In the years after combat duty, Col. Ripley served in many roles, including stints working for the Joint Chiefs of Staff, as an instructor at the Naval Academy in Annapolis and even as president of the Southern Seminary, an all-woman’s college. As the years passed, the Marine’s Marine feared that America was endangered by another leftist threat: political correctness. During the 1990s and the first decade of the 21st century, he again answered the call, publicly arguing against admission of girls into the Virginia Military Institute and against women in combat. It was his belief that these positions were in defense of ladies and femininity, especially by trying to protect them from abuse. “If we see women as equals on the battlefield, you can be absolutely certain that the enemy does not see them as equals,” Col. Ripley said. “The minute a woman is captured, she is no longer a POW, she is a victim and an easy prey … someone upon whom they can satisfy themselves and their desires.”

1993 photo of Col. John Ripley. The same year of his heroic testimony against allowing homosexuals in the Military.

Mr. Fulkerson explains that, “While Americans appreciate the warrior spirit of someone like him, we admire much more a person who is not afraid to tell the truth.” That’s why “An American Knight” is not only an interesting book for military buffs but offers inspiring reading for anyone looking for noble examples amidst modern amorality. On the night of Oct. 28, 2008, this Marine met his maker. But while Col. Ripley is dead, his legend lives on. If you listen closely to the din of contemporary political-military debates, the voice of Ripley echoes.

Brett M. Decker is editorial page editor of The Washington Times.

http://www.washingtontimes.com/news/2010/may/21/not-in-the-pentagon-closet/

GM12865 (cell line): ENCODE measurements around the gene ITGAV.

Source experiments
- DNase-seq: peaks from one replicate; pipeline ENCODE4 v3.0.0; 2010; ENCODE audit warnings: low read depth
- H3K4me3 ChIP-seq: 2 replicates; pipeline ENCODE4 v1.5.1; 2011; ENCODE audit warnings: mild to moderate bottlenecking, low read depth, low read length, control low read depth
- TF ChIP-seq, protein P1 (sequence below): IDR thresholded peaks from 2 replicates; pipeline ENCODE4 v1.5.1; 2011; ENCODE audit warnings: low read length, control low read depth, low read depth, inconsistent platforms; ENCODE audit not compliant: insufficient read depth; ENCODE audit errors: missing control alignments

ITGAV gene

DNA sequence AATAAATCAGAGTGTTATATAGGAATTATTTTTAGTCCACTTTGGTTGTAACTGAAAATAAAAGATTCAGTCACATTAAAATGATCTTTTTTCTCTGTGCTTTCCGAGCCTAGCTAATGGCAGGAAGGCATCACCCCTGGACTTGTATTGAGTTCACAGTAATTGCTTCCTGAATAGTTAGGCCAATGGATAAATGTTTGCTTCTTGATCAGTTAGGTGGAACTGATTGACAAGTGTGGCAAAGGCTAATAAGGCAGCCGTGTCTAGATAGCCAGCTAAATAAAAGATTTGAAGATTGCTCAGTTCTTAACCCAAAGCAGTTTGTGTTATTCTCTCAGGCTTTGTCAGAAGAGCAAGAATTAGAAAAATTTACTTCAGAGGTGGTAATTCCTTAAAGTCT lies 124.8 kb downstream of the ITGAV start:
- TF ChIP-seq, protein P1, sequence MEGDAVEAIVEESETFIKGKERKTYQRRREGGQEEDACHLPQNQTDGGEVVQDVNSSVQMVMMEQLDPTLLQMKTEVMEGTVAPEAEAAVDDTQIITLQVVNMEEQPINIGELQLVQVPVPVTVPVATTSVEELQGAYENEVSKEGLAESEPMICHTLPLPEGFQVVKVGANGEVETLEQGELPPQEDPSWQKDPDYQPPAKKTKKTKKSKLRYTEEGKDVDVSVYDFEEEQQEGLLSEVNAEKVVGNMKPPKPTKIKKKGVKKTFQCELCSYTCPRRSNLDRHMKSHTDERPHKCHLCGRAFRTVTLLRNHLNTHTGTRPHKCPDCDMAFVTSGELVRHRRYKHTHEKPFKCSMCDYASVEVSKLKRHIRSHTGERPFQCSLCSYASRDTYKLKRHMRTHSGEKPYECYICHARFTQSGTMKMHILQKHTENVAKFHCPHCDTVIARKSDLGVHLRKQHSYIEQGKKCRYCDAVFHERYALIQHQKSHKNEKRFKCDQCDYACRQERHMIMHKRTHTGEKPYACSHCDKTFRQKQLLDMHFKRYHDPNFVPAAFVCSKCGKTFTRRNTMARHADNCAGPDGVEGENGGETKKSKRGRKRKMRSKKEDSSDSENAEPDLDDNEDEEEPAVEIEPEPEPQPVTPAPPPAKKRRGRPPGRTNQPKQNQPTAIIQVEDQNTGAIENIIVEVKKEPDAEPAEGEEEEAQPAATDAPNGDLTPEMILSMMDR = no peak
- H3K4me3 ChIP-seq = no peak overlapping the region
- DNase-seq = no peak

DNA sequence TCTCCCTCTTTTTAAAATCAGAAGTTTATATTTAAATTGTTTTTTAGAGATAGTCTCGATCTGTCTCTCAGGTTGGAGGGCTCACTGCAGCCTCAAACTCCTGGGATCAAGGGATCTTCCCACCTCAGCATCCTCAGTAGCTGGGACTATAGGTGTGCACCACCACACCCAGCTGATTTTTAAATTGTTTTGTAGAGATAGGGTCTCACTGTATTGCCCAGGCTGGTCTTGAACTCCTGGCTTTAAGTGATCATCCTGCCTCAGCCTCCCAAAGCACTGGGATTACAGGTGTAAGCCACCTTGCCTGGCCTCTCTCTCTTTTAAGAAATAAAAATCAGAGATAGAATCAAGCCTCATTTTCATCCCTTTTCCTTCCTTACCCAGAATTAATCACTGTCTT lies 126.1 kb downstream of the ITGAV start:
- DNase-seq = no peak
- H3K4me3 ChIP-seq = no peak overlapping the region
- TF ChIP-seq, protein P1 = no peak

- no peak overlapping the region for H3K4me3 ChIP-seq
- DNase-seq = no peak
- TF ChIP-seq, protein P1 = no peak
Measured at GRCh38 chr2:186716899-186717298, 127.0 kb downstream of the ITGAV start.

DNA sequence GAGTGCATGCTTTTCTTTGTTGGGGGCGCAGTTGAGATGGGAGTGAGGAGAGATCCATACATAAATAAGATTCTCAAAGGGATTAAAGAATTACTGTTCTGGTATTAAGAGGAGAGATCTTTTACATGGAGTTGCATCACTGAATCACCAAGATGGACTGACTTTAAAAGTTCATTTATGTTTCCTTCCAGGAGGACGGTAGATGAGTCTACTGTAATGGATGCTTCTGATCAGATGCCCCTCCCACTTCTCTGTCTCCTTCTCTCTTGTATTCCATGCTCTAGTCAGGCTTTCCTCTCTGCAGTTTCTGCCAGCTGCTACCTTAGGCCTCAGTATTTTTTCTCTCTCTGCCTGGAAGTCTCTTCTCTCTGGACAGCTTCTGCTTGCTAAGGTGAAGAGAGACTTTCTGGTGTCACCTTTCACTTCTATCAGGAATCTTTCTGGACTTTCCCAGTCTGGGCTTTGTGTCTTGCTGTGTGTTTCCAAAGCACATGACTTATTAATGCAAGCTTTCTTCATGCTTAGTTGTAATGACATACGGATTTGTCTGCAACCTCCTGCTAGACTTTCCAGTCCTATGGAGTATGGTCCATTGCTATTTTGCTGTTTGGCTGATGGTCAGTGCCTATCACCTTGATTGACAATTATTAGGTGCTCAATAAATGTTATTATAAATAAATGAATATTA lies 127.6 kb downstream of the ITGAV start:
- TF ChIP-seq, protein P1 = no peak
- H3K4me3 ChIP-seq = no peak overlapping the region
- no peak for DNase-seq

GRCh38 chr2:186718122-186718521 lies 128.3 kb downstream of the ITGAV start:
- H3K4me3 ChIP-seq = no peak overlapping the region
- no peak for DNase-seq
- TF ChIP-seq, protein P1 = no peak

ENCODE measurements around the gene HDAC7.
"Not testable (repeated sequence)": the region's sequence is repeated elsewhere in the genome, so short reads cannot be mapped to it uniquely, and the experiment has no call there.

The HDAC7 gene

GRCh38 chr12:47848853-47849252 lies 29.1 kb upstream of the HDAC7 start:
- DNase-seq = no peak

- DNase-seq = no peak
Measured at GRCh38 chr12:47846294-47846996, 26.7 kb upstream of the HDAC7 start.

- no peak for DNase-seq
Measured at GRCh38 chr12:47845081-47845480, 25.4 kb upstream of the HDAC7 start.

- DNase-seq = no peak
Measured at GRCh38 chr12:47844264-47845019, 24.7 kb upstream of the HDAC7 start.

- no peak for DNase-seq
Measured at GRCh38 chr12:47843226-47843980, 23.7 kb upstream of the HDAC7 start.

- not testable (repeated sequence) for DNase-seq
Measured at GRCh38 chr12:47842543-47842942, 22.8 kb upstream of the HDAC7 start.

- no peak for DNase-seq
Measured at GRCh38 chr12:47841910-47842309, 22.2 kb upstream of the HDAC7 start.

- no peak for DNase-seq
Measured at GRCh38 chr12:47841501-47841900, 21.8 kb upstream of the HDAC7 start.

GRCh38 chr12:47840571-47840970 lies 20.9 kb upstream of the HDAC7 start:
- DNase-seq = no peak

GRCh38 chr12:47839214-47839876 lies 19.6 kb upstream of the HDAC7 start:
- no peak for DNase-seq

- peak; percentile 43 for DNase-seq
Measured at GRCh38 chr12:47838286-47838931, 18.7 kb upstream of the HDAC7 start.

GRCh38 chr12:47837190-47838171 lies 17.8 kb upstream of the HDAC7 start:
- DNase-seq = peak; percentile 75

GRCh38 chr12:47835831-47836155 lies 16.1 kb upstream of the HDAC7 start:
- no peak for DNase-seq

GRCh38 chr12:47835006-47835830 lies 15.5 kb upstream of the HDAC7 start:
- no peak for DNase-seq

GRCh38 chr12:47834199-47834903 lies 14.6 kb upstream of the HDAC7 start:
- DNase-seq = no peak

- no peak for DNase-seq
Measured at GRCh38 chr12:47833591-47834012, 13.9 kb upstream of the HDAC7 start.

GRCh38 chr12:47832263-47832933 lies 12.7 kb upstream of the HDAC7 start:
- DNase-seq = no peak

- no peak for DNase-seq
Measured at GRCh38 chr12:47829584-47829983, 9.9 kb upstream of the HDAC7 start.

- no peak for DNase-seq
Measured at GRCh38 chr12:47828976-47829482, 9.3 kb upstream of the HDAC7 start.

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An American Knight: The Life of Colonely John W. Ripley USMC

First biography of legendary Marine Corps Colonel John W. Ripley.

by Norman Fulkerson

On November 1, 2008, Ron Darden was watching the evening news when an item, scrolling across the bottom of the screen, caught his eye. He was shocked to find out that his former company commander, Colonel John Walter Ripley, had died at his home in Annapolis, Maryland.

On that same day, I decided to write An American Knight, The Life of Colonel John W. Ripley, the first biography of this great man.

*                       *                       *

Sergeant Darden admitted that he was afraid when, as a 19-year-old lance corporal, he first joined Lima Company. He drew guard duty on his first night in Vietnam and described how his fears were put to ease when he received an unexpected visit from Captain John Ripley, Lima Company’s fearless commander, who jumped into the foxhole next to him.  The solicitous captain asked Darden where he was from, if he was married and how his parents were getting along without him.

During this night visit, John Ripley spoke to Ron Darden with the gentleness of a father and told him it was okay to be afraid, but that he should not let his fears dominate him. Sergeant Darden would go on to earn a Silver Star when he ran out into the middle of a firefight to save the life of a wounded Marine who lay helpless on the ground. He is a man who has seen the worst of war while serving under the best of battle field commanders.